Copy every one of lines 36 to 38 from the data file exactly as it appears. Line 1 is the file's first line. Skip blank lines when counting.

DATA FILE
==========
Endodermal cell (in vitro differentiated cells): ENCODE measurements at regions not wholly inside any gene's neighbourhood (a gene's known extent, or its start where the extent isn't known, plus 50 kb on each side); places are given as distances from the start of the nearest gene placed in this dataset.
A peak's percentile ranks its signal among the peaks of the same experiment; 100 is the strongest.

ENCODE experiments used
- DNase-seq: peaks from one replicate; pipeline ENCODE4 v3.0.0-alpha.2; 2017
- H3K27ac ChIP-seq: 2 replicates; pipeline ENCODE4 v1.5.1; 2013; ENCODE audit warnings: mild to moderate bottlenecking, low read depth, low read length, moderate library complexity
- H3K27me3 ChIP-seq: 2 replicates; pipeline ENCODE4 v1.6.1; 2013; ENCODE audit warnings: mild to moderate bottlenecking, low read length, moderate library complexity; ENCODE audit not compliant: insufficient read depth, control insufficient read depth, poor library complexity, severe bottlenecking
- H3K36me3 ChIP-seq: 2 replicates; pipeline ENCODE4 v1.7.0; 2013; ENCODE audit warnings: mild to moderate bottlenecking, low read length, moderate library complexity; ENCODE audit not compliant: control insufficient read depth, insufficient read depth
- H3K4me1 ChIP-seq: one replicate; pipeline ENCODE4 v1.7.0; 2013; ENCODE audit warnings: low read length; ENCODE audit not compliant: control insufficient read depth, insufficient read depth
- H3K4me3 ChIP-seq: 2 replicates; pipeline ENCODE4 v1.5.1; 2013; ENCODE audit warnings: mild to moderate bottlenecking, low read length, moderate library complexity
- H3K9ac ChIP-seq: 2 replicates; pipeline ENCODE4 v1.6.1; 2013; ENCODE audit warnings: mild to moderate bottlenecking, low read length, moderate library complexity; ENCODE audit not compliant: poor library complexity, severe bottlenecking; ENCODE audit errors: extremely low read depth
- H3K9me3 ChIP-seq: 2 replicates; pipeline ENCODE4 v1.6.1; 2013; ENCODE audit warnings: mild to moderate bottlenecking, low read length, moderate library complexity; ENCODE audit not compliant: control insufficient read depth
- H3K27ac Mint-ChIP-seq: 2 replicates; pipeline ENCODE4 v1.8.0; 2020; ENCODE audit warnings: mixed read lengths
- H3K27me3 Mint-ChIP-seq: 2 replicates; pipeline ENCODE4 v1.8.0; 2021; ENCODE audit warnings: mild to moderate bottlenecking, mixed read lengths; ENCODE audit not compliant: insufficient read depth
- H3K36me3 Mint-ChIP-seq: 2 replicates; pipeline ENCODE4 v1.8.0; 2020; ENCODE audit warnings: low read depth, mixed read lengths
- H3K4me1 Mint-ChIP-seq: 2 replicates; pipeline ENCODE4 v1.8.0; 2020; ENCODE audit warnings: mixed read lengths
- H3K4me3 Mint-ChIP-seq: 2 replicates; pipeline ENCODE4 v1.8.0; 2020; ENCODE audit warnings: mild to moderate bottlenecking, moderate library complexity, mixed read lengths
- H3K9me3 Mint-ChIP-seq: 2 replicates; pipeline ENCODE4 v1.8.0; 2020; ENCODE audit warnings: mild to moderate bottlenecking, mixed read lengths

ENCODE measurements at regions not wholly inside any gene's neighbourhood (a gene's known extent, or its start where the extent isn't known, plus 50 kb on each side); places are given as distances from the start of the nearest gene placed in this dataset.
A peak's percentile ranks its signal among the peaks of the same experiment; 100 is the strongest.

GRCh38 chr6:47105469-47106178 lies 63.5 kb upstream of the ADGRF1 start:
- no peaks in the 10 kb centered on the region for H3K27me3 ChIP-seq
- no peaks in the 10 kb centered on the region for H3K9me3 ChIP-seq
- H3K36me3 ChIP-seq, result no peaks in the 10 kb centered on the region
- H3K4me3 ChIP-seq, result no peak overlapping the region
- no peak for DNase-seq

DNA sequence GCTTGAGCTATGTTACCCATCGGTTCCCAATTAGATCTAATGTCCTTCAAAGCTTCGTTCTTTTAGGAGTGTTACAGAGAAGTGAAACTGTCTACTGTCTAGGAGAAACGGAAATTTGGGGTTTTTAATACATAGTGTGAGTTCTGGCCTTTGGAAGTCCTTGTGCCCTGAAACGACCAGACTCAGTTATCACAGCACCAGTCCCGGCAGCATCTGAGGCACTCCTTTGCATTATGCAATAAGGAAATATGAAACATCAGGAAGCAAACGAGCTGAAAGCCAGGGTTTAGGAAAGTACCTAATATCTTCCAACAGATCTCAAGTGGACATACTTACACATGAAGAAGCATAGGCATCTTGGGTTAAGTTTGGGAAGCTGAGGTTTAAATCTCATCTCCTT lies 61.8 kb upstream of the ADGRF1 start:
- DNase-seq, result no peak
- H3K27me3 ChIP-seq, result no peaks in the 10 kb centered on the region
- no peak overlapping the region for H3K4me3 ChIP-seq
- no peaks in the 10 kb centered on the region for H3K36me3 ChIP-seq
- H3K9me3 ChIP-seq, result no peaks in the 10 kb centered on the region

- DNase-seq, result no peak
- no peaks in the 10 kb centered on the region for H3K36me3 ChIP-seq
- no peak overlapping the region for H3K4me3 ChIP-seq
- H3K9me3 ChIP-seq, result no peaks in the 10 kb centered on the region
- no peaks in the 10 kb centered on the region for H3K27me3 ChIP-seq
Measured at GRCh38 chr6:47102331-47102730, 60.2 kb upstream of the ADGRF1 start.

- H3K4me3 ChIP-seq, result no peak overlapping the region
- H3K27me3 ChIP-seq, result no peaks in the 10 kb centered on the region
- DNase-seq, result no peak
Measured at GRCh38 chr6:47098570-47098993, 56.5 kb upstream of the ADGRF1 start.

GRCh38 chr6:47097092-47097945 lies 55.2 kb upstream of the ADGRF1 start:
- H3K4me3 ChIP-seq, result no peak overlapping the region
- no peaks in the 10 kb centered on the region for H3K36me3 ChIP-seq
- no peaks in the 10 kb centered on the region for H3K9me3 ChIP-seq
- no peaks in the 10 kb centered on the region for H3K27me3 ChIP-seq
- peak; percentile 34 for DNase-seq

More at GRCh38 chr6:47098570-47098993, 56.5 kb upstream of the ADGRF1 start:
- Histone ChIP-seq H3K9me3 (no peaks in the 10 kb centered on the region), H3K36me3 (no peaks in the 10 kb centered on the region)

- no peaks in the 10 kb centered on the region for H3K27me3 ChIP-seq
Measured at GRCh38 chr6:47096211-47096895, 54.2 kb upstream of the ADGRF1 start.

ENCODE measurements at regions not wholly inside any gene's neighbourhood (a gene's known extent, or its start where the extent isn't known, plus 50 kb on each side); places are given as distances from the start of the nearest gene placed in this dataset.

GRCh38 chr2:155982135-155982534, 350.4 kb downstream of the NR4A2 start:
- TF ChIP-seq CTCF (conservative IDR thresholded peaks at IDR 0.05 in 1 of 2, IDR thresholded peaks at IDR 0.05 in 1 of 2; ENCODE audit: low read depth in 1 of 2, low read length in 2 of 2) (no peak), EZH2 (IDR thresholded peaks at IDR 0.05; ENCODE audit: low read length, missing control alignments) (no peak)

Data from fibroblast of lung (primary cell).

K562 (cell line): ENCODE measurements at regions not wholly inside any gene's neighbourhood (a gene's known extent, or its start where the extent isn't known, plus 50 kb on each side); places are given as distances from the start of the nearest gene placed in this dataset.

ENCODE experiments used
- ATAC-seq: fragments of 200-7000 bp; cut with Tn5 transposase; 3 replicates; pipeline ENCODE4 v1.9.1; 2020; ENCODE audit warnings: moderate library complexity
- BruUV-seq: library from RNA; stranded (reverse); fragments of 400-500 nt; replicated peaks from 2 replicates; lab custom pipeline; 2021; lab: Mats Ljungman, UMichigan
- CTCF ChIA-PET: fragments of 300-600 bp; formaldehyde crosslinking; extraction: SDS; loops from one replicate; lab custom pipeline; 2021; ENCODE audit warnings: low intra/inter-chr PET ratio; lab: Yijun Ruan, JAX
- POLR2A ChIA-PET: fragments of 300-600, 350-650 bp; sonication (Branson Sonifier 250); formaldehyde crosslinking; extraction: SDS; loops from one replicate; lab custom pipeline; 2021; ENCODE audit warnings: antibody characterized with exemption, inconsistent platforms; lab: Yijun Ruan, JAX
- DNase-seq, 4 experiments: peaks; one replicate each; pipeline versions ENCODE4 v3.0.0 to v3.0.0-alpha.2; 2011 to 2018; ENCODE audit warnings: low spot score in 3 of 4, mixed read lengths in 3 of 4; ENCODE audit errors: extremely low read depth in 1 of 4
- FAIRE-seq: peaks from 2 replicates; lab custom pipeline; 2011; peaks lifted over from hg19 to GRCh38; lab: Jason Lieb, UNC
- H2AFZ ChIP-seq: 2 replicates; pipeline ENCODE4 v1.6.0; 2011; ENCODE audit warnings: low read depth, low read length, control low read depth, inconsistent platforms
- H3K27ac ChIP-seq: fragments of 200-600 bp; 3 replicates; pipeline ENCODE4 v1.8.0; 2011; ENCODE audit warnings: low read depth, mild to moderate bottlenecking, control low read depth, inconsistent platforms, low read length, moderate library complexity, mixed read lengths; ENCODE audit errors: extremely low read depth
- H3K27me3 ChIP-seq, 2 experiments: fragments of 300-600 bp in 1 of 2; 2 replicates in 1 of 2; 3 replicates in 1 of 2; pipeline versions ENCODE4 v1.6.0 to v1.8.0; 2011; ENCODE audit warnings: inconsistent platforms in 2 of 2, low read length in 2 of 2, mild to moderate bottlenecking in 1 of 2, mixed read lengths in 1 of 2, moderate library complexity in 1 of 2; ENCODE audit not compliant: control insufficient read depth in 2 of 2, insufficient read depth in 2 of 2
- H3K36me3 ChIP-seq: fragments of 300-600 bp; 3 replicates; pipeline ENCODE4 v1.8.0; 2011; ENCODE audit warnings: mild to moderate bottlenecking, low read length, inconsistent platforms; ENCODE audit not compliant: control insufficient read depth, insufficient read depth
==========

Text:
- no peaks in the 10 kb centered on the region for H3K27me3 ChIP-seq
Measured at GRCh38 chr6:47102331-47102730, 60.2 kb upstream of the ADGRF1 start.

- H3K4me3 ChIP-seq, result no peak overlapping the region